Another crash, another death: 1 dies, 4 survive in second crash on North Shore

One person died and three were injured yesterday in the second helicopter accident on-island within the past four days.

Dozens of eyewitnesses from Makua, commonly known as Tunnels Beach, said they saw a helicopter violently spinning before it crashed around 1 p.m. near the YMCA-Camp Nauea in Ha‘ena.

Of the five onboard, one male passenger died and another male passenger was in critical condition, Mary Daubert, county spokeswoman, said. Two female passengers were in fair condition and the pilot, a 30-year-old male, was unharmed.

The helicopter, a Hughes 500, is owned by Inter Island Helicopters, whose spokesman Floyd Ingram declined to comment.

The crash marks the second fatal accident within a week, as a Heli-USA tour helicopter killed four and injured three on Thursday at the Princeville Airport.

Throngs of neighbors tried to help the victims yesterday in the immediate aftermath of the crash, including former medic and firefighter Winston Welborn.

Welborn ran to the scene and used surfboards as makeshift stretchers after he couldn’t get through to 911.

“When I called, I got a recording,” Welborn said. “So I left the phone off the hook and came out here.”

Though it’s been roughly four years since he has responded to an emergency, Welborn said his training came back to him.

“We were thinking about the rescuers’ safety and the victims’, too,” he said.

Kelly Mills, who was on the beach when she heard a loud noise that “sounded like a backfire,” said the chopper spun for what seemed to be 30 seconds before impact.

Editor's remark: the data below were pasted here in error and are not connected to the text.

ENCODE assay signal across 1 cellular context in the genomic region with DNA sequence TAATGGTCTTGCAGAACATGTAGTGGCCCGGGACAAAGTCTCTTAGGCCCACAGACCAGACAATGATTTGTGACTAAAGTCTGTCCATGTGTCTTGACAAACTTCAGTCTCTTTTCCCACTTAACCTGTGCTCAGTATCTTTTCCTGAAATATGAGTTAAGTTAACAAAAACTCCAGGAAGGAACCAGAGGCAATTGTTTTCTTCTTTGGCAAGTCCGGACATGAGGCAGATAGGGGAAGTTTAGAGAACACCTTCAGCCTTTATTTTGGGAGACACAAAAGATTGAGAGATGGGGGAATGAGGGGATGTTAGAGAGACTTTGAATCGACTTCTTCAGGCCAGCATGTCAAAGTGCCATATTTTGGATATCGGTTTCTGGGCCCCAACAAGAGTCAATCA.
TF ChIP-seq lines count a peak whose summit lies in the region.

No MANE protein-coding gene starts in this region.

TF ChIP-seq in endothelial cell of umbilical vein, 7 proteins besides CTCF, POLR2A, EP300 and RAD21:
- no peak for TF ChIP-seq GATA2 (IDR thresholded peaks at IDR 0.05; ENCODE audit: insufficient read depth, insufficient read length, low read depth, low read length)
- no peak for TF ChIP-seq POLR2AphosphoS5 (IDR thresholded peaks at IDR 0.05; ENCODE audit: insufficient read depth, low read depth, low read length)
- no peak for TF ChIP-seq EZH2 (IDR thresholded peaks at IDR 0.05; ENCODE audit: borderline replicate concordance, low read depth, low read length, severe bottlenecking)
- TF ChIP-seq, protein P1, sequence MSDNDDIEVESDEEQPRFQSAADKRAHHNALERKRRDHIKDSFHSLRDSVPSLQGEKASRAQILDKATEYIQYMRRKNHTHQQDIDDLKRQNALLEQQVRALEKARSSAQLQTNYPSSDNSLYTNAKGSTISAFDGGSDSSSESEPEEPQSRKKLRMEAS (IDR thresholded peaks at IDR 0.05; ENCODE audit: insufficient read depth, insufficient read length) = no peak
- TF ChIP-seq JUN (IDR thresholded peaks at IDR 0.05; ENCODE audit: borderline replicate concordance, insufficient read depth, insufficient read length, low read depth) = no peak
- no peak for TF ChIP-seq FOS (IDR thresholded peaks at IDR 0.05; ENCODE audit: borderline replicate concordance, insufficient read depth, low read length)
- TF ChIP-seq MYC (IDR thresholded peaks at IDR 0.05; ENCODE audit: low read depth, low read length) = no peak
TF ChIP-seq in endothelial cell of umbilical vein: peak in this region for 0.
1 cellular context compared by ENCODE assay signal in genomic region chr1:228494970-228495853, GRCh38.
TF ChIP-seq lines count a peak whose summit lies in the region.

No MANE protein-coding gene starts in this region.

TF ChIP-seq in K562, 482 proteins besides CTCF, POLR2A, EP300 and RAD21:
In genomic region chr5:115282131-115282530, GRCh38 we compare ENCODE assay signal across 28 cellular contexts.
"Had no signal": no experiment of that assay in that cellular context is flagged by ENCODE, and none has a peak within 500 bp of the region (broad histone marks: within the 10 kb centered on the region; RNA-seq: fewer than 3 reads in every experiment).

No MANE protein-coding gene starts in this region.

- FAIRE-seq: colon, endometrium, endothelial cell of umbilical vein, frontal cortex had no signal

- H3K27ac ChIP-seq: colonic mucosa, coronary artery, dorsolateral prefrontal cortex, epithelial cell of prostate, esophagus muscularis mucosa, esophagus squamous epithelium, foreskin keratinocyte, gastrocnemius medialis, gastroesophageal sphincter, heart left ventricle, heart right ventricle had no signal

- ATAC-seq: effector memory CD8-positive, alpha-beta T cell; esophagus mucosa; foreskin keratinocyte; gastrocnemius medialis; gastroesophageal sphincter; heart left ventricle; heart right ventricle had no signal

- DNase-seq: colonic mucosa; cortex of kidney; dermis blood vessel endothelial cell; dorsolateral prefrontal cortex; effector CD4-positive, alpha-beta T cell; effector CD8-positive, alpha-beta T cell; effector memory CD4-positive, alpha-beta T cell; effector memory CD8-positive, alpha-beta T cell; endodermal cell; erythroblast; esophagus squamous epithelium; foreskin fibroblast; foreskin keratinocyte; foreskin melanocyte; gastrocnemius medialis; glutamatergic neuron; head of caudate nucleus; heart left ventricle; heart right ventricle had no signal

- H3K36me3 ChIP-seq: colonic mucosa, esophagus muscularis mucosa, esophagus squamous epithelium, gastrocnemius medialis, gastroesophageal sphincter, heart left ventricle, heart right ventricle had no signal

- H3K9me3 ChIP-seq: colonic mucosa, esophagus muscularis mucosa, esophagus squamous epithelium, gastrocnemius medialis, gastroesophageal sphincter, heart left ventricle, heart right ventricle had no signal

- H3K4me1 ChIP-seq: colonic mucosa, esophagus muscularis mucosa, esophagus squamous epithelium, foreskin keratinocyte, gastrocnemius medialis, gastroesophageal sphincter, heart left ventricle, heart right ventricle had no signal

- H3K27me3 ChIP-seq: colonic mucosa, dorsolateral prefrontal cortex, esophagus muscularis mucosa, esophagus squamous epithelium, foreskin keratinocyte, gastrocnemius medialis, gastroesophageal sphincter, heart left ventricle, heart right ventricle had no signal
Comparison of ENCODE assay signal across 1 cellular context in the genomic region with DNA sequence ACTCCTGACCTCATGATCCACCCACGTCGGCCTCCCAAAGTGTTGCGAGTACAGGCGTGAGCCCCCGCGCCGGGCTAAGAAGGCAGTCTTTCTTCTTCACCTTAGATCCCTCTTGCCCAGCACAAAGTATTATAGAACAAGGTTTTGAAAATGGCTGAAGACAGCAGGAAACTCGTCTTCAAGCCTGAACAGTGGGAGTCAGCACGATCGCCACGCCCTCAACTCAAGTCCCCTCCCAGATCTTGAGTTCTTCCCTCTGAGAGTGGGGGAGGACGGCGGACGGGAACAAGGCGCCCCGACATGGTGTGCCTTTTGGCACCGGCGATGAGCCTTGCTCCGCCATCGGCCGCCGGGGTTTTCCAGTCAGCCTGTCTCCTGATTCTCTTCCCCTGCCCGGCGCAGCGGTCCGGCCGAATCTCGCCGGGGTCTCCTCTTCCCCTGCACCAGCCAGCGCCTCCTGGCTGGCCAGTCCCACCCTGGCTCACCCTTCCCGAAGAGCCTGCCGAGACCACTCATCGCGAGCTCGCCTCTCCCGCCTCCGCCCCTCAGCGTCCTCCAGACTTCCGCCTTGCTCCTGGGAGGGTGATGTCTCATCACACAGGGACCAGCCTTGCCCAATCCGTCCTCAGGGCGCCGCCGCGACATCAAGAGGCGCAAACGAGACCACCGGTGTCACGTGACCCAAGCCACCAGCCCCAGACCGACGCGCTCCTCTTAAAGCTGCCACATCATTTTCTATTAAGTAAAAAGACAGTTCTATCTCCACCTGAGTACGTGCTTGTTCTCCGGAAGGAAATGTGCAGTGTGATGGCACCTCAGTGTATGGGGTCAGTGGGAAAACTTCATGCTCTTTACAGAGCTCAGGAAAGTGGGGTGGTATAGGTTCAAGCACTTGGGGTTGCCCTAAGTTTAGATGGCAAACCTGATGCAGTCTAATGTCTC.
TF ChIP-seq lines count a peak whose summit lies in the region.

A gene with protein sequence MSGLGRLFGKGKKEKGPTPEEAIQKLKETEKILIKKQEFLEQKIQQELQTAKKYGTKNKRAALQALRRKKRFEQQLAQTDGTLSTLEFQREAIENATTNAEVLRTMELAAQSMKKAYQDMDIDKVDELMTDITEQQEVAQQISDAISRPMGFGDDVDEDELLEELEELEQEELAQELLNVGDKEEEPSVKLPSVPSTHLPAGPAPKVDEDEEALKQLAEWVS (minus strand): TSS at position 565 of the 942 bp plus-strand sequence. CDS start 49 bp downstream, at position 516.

“It was unreal,” Mills said.

Eyewitness Leila Kawaihalau said though the spinning made the helicopter’s direction erratic, it enabled the helicopter to descend laterally, which in turn slowed down its landing.

Other witnesses said they heard a “grinding” sound from the sky, and a “ka-pop,” before the onset of the tailspin.

Amidst an attempted crash landing, the helicopter struck tree tops with its main rotor blade, FAA spokesman Ian Gregor said.

FAA inspectors arrived on the scene yesterday and an inspector from the National Transportation Safety Board was en route, he added.

The NTSB will lead the investigation in both crashes, the findings of which have no timeline.

Relatives of those who died earlier this week in a Heli-USA crash are still on-island to make arrangements for bringing home their loved-ones’ remains.

The helicopter from Thursday’s crash, an A-Star, was loaded onto a flatbed truck yesterday. An investigation into the cause of that crash will be continuing at an undisclosed location.

• Amanda C. Gregg, staff writer, can be reached at 245-3681 (ext. 252) or


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